In 2008, Malcolm Gladwell published his New York Times bestseller, Outliers.  Based largely on the research of Anders Ericsson, Gladwell frequently refers to the 10,000-hour rule, citing it as the magic number that contributes to developing greatness.  Since the writing of that book, Gladwell has fallen under criticism for failing to adequately distinguish between the quantity of hours spent practicing, and the quality of that practice. The takeaway here is that practice may be important, but it’s not the whole story.  In authoring a personal story of success, a person needs to employ very specific, deliberate methods of practice. All of these details flooded back to me when I pickedRead More →

Eleven-year-old Buddy Pennington is hexed with bad-luck blood so that everything he touches seems to end in disaster, it does.  (I found the author’s use of these parentheticals, along with his Huckleberry Finn-like river setting, a clever way of establishing local color). When Buddy accidentally sets his mother’s bakery on fire, he decides that he is tired of being a burden to his mother and would be better off with his father, so he leaves Collardsville, a boring but respectable town, and sets out for the swamplands in search of freedom and his pop, a true wild man. After five years absent from his father andRead More →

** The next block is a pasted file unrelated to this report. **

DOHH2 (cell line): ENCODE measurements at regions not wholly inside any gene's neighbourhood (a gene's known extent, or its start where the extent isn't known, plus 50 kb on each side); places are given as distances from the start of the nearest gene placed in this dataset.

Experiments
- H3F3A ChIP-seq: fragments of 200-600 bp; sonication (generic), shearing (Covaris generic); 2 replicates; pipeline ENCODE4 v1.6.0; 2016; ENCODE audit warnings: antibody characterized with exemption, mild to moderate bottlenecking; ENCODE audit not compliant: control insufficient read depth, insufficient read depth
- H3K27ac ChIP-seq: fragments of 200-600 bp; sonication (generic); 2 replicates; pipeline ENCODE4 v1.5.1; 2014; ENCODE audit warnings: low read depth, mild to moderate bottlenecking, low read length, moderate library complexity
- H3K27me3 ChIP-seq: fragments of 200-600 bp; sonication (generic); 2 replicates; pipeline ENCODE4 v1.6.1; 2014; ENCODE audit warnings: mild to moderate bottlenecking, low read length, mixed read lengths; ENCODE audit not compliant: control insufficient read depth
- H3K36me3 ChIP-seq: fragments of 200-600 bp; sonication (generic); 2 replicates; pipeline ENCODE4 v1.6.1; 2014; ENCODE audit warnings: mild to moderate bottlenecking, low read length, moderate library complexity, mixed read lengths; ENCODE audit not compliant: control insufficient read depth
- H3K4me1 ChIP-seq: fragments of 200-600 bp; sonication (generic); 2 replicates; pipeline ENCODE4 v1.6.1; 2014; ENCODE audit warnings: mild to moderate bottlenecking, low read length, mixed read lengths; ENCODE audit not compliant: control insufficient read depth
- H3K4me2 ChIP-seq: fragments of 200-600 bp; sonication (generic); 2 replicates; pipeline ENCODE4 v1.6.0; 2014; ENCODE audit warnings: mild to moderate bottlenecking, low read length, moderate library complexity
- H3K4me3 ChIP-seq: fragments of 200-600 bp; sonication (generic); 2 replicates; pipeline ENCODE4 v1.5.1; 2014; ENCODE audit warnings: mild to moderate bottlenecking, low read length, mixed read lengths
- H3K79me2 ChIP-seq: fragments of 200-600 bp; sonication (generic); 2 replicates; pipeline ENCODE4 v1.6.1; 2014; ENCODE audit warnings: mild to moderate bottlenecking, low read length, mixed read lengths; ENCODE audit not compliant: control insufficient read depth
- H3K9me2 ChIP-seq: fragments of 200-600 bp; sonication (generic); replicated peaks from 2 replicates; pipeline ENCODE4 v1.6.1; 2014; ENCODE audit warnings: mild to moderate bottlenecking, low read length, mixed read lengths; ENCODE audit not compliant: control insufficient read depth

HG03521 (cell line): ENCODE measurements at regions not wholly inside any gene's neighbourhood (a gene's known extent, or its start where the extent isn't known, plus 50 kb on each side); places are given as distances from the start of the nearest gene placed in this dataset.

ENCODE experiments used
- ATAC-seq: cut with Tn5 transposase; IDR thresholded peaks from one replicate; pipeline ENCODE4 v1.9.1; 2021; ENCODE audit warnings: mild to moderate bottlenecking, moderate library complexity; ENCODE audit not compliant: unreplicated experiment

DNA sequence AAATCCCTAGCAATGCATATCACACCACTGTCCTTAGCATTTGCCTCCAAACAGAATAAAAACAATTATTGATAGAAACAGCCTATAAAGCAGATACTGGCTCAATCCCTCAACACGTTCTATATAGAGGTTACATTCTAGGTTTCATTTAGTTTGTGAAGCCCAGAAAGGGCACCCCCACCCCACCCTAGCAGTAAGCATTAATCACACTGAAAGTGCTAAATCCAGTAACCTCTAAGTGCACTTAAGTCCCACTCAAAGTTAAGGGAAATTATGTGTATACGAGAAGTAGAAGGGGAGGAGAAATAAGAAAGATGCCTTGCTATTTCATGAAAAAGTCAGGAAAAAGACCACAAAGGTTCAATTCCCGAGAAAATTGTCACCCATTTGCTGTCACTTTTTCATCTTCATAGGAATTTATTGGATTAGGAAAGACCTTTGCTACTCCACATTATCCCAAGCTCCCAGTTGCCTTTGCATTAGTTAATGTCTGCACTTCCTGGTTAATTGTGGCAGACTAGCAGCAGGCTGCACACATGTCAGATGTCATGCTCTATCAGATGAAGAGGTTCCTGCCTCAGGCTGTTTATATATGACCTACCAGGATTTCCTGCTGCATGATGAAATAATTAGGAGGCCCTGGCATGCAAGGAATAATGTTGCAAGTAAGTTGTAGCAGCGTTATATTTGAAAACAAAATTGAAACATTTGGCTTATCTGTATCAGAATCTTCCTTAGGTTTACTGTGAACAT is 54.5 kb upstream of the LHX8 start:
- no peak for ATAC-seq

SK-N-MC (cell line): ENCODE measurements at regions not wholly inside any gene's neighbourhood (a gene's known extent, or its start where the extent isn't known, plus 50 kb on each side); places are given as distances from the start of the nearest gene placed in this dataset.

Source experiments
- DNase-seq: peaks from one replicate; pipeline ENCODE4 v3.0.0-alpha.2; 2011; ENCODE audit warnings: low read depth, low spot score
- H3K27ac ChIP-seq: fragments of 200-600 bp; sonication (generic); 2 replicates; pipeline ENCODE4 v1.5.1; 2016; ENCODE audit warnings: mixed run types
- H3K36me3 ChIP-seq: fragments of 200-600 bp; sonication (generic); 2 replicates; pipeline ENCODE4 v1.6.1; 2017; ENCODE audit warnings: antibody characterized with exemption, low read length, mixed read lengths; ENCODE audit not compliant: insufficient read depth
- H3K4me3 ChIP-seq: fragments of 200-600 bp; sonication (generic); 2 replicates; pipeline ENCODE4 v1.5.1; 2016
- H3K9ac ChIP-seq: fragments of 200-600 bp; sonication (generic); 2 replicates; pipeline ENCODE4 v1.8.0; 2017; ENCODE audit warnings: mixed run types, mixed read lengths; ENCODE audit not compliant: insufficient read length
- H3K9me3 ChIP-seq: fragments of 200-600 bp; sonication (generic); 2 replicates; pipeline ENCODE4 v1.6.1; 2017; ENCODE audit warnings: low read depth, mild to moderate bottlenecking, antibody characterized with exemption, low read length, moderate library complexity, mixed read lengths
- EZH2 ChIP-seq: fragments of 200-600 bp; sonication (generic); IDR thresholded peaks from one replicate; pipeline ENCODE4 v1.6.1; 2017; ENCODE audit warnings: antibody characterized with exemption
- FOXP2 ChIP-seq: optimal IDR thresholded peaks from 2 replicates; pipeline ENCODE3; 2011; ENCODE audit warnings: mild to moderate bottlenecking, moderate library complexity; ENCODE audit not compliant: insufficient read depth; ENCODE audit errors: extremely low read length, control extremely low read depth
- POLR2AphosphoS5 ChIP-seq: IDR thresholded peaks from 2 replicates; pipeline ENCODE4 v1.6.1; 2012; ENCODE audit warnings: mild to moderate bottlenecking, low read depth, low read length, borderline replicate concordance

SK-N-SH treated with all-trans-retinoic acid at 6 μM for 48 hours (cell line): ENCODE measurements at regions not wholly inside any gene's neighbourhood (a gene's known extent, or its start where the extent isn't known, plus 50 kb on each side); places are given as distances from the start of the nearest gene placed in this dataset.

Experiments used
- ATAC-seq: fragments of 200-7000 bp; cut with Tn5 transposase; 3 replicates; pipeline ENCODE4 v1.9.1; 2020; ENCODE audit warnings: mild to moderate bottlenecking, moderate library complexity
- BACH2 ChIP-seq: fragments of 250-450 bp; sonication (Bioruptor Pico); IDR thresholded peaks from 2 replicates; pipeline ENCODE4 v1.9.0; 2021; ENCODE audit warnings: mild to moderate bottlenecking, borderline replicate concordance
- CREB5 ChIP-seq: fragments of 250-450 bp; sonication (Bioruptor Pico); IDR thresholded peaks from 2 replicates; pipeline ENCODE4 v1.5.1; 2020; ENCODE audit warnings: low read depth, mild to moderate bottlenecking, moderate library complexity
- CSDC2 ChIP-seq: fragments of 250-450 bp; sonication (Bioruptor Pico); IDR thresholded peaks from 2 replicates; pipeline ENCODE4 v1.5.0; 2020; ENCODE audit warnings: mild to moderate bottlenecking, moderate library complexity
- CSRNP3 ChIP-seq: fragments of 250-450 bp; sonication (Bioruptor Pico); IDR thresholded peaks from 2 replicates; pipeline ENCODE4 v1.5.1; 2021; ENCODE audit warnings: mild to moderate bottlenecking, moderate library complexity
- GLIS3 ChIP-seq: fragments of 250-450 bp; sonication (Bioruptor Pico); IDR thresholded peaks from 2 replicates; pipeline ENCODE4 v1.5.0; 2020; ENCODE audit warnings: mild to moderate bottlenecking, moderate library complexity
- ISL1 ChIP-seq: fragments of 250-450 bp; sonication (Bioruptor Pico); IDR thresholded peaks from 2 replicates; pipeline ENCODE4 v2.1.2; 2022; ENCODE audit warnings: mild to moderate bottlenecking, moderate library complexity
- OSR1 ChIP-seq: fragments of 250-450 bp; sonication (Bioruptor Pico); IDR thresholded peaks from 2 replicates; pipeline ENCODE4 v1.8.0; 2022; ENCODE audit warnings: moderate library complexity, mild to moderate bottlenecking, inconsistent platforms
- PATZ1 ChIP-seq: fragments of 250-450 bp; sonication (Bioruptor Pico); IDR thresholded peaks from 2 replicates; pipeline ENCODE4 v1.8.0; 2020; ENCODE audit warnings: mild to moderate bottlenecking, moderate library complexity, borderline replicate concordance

Fans of Alice Hoffman’s Nightbird or Lemony Snicket’s A Series of Unfortunate Events will likely enjoy Temre Beltz’s new tweens novel, The Tragical Tale of Birdie Bloom with its fractured fairy tale elements, its message that words matter, and its invitation to believe in magic. Set in Wanderly, a kingdom that lives “by the book,” Birdie Bloom is a Tragical, an orphan sentenced to live out her days at Foulweather’s Home for the Tragical, “a house full of bad endings” (16).  The children living here have been brainwashed by Mistress Octavia—who manages to put a damper on everything with her sinister plotting—to believe that they are nothing,Read More →

After years of ecological abuse, Earth is being held together with solar paneling and wishful thinking.  As Earth undergoes a restoration project that includes filtering carbon out of the air, reforesting the Amazon, returning planetary temperatures to normal ranges, launching a filtration system for the oceans, and initiating breeding programs to reverse species extinctions, many humans will need a new home.  Because survival of the human species actually depends on a population reduction on Earth, an International Space Agency (ISA) ship leaves Earth to inhabit Tau Ceti e, a world similar to Earth. While those statements outline the basic plot arc of Bridget Tyler’s newRead More →

Book Two of Jennifer A. Nielsen’s The Traitor’s Game series is packed with treachery, and everyone is a suspect or shares some blame.  The Deceiver’s Heart opens with sixteen-year-old Kestra Dallisar in possession of the Olden Blade, a dagger capable of destroying the evil magician and tyrant Lord Endrick if it is wielded by the Infidante.  When the girl who would save Antora fails in her attempt and Endrick steals her memories and turns her into an IronHeart to spy for him, Kestra changes dramatically.  As a weapon of the Dominion, Kestra thinks an arranged marriage to Basil will be far worse than anything elseRead More →